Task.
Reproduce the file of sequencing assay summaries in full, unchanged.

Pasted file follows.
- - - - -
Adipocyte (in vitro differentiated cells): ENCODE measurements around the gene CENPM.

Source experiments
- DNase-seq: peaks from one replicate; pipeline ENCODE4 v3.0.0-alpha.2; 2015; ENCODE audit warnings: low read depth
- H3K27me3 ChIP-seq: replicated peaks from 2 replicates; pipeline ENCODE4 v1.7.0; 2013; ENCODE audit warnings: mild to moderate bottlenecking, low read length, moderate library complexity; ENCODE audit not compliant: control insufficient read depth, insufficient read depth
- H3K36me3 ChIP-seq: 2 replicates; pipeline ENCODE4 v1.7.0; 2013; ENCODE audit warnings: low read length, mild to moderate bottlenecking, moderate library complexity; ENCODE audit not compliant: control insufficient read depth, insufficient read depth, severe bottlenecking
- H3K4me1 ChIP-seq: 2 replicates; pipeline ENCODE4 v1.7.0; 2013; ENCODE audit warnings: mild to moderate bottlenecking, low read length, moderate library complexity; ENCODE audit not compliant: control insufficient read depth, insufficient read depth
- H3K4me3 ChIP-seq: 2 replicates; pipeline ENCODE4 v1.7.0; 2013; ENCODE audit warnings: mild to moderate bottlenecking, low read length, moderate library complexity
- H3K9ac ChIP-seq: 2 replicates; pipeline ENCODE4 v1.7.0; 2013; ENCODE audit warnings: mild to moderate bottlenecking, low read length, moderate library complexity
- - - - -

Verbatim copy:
Adipocyte (in vitro differentiated cells): ENCODE measurements around the gene CENPM.

Source experiments
- DNase-seq: peaks from one replicate; pipeline ENCODE4 v3.0.0-alpha.2; 2015; ENCODE audit warnings: low read depth
- H3K27me3 ChIP-seq: replicated peaks from 2 replicates; pipeline ENCODE4 v1.7.0; 2013; ENCODE audit warnings: mild to moderate bottlenecking, low read length, moderate library complexity; ENCODE audit not compliant: control insufficient read depth, insufficient read depth
- H3K36me3 ChIP-seq: 2 replicates; pipeline ENCODE4 v1.7.0; 2013; ENCODE audit warnings: low read length, mild to moderate bottlenecking, moderate library complexity; ENCODE audit not compliant: control insufficient read depth, insufficient read depth, severe bottlenecking
- H3K4me1 ChIP-seq: 2 replicates; pipeline ENCODE4 v1.7.0; 2013; ENCODE audit warnings: mild to moderate bottlenecking, low read length, moderate library complexity; ENCODE audit not compliant: control insufficient read depth, insufficient read depth
- H3K4me3 ChIP-seq: 2 replicates; pipeline ENCODE4 v1.7.0; 2013; ENCODE audit warnings: mild to moderate bottlenecking, low read length, moderate library complexity
- H3K9ac ChIP-seq: 2 replicates; pipeline ENCODE4 v1.7.0; 2013; ENCODE audit warnings: mild to moderate bottlenecking, low read length, moderate library complexity